On April 4, 1900, Kansas City’s destiny changed on the unrelenting winds.
It all happened so quickly: a furious and fast-spreading fire, a decision that day to rebuild. And, three months later, the city found itself basking in national attention as a place of can-do spirit.
One of the city’s proudest epochs began with a curl of smoke out of a corner of the Convention Hall. A moment later a crowd watched the year-old edifice become an inferno stoked by stiff gusts from the southeast.
Being early afternoon, a fire department that won contests for its speed was at the scene in an instant. But already “the magnificent structure was a roaring furnace … beyond the power of man to subdue,” The Kansas City Star reported.
Within 15 minutes, flames had destroyed the empty arena, which covered most of what now is Barney Allis Plaza.
Embers carried by the wind jumped the road and raced to the north and west, igniting a school, destroying the Second Presbyterian Church and somehow sparking fires even in household closets. Despite the rapid pace of the disaster, The Star reported no deaths.
“George Hale was known as one of the best chiefs at the time in suppressing fire,” said Ray Elder, a Kansas City Fire Department historian and retired captain. “But Mother Nature spread this one for him. There was just no way of stopping it with the winds they had.”
The average annual wind speed in Kansas City is a touch above 10 mph, rivaling that of Chicago, the Windy City. A famous fire there in 1871 was aided by winds strong enough to spread flames from a barn blaze across four miles of the business district.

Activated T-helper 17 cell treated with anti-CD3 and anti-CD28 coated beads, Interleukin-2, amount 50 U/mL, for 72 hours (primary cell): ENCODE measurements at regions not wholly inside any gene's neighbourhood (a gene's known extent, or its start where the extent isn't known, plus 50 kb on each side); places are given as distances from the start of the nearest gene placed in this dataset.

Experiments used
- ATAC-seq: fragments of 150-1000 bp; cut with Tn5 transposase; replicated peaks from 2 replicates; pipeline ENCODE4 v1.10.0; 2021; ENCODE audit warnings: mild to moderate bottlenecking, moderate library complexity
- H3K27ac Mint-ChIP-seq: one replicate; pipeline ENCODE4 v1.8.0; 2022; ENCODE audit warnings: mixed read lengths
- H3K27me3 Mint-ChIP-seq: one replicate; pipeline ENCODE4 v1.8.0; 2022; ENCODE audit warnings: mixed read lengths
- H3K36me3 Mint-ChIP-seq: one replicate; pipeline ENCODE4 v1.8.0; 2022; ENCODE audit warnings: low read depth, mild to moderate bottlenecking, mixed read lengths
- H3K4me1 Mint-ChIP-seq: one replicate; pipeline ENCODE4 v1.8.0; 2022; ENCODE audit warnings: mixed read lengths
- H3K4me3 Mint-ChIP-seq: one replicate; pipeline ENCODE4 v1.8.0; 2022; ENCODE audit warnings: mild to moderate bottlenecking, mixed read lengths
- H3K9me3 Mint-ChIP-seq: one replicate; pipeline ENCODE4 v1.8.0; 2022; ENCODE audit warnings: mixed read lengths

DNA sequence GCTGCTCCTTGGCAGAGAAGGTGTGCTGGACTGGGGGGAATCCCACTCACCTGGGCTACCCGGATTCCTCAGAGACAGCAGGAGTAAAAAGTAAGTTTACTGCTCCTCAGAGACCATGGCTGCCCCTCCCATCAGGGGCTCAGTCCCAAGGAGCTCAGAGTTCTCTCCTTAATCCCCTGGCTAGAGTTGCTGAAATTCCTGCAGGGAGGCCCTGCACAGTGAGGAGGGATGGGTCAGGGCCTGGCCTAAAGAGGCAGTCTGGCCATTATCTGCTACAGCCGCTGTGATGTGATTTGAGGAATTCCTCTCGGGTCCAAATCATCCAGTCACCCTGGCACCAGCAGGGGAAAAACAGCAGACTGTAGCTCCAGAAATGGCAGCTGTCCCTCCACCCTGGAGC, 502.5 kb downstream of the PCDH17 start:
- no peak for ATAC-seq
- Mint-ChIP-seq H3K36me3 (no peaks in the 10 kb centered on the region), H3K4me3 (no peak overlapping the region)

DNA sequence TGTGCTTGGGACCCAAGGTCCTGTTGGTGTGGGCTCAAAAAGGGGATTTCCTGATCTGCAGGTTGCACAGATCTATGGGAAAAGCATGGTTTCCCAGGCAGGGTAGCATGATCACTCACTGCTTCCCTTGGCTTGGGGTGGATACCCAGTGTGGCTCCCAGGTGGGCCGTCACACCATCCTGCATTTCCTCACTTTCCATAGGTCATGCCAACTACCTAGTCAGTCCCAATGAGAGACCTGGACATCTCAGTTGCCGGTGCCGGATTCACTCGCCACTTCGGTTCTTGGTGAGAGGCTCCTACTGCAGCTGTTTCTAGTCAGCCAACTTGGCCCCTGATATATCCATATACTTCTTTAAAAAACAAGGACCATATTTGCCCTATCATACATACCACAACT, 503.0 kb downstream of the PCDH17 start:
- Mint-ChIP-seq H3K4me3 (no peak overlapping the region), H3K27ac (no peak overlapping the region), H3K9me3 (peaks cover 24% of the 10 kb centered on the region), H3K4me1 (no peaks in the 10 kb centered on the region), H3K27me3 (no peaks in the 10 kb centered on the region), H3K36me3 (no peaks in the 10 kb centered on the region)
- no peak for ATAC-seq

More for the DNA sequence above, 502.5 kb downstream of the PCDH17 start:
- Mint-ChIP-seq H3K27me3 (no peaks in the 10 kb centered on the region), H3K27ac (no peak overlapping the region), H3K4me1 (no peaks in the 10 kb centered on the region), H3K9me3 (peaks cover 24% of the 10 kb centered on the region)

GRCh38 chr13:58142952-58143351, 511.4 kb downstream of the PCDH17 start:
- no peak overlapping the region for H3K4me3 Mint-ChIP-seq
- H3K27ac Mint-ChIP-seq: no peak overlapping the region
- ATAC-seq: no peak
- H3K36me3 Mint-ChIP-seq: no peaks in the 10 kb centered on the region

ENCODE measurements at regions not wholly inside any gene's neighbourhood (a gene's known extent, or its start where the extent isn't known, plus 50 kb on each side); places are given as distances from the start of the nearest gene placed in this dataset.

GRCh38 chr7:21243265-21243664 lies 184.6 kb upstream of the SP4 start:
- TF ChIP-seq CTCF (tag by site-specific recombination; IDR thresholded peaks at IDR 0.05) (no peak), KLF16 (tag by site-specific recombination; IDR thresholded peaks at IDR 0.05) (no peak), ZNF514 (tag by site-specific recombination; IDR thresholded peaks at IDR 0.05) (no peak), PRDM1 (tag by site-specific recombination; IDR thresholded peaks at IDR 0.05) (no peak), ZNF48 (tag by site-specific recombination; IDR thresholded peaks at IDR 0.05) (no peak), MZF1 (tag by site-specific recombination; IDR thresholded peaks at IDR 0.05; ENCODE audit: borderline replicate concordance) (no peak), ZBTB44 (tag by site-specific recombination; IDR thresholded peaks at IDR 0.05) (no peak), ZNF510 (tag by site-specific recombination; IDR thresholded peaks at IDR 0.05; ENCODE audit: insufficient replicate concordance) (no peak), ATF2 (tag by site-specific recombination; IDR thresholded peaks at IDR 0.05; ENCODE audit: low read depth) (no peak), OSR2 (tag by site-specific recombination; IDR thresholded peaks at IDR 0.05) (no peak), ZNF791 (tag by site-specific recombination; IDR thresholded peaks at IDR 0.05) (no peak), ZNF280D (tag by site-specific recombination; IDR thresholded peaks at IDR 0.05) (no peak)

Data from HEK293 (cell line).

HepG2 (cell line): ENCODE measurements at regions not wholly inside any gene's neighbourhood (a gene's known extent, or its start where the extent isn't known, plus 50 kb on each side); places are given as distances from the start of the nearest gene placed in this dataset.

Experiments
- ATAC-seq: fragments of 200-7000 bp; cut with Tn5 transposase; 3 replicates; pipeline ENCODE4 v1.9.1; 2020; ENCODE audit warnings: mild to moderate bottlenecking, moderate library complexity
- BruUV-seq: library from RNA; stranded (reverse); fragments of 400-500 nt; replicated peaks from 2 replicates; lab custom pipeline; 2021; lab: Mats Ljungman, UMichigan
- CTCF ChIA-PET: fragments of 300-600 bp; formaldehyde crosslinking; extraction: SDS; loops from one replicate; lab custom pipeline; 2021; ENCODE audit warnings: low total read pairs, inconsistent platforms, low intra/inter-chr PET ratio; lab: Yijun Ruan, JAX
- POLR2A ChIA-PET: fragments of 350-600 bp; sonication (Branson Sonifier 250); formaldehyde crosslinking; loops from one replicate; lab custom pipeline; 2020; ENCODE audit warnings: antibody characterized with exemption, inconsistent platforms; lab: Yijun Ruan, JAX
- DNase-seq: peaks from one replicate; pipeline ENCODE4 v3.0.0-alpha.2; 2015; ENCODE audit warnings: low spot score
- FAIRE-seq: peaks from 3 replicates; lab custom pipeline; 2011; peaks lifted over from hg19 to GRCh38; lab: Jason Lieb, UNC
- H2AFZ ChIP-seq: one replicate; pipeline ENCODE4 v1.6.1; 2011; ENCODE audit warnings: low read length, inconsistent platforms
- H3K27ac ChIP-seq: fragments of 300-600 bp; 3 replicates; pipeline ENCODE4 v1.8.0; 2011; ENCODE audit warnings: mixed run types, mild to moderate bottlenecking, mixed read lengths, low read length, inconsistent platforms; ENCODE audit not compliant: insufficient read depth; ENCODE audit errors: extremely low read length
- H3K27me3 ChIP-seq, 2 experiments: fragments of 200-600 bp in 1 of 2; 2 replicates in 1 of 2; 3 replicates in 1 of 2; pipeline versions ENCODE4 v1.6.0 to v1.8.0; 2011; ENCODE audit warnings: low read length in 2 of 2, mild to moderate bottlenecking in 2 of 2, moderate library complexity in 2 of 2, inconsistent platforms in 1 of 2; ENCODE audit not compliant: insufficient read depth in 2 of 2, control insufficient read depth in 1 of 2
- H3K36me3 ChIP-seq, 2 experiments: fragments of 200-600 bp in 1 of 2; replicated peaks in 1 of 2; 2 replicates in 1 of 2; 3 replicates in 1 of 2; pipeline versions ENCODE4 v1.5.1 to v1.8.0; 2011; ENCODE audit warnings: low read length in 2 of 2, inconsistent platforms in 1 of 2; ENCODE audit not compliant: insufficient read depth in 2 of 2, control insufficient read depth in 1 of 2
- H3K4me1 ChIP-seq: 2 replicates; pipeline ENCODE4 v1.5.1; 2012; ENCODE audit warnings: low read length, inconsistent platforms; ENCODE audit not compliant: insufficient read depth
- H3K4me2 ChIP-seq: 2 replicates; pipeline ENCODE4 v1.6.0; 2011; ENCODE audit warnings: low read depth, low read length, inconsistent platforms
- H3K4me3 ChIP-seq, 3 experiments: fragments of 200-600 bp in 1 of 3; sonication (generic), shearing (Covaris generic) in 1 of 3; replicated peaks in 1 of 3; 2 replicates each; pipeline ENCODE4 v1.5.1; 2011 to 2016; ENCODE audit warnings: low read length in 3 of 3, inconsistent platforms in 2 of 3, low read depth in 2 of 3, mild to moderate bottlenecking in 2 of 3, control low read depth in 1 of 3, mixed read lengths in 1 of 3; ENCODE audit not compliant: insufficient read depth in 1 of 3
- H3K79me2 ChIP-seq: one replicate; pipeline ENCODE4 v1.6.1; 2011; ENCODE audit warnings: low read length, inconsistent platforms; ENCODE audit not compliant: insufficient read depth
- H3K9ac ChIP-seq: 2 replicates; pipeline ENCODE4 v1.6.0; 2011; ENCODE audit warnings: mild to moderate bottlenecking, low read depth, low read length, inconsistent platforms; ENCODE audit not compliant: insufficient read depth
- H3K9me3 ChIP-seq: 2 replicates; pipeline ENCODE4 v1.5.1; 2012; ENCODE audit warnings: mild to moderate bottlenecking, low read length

The cause of the Convention Hall fire never was determined, though suspicion arose about workers swinging tools near the building’s boiler room.
Wind speeds at the time were not recorded either. But later accounts of witnesses recalled dry, gusty conditions that made the pine-filled hall and its wrap-around latticework a conflagration waiting to happen.
Not that its vulnerability to fire lessened the city’s shock. Convention Hall was one of the world’s newest and largest indoor arenas. The hall had signaled Kansas City’s entrance into the 1900s as a major metropolis — 164,000 residents and booming — and the arena was scheduled to welcome the Democratic National Convention that summer.
Even while the structure burned, a civic booster named U.S. Epperson hit up the crowd for donations to replace it. Someone asked: “Can the hall be rebuilt in time for the convention?” Epperson was doubtful; the convention was in 90 days.
Still, Epperson pitched a full-trottle rebuilding effort that afternoon with hall directors at the Commercial Club, comprised of the business elite. At the same time, residents began showing up at The Star’s editorial offices to offer donations. A streetcar conductor hopped off his vehicle and handed the newspaper $5.
Within four days, the rebuilding fund swelled past $60,000. (In today’s economy, that would equal about $1.7 million.)
Epperson rescinded his earlier doubts.
“Kansas City spirit, Kansas pluck and Kansas City money will restore Convention Hall,” he pledged, “and this time we will make it absolutely fireproof.”
That task fell to architect Frederick E. Hill — with some local chagrin, since he designed the original firetrap. But city leaders had no time to vet others. Design something safer, Hill was told, and oversee its construction in a third of the time it took to build the first hall.
Yet it happened.
On the Fourth of July, the hall opened to 11,000 Democrats and 600 national journalists.
Praise from the East Coast press was genuine, if sometimes backhanded.
“Whatever New Yorkers may have to say for or against Kansas City as a summer resort,” wrote a New Yorker, “there is no getting around the fact that its citizens have risen to the occasion.”
A photograph taken outside the new hall captured a busy scene: well-dressed visitors scurrying by a leafless tree, scorched by the blaze. And a row of American flags snapping in the wind.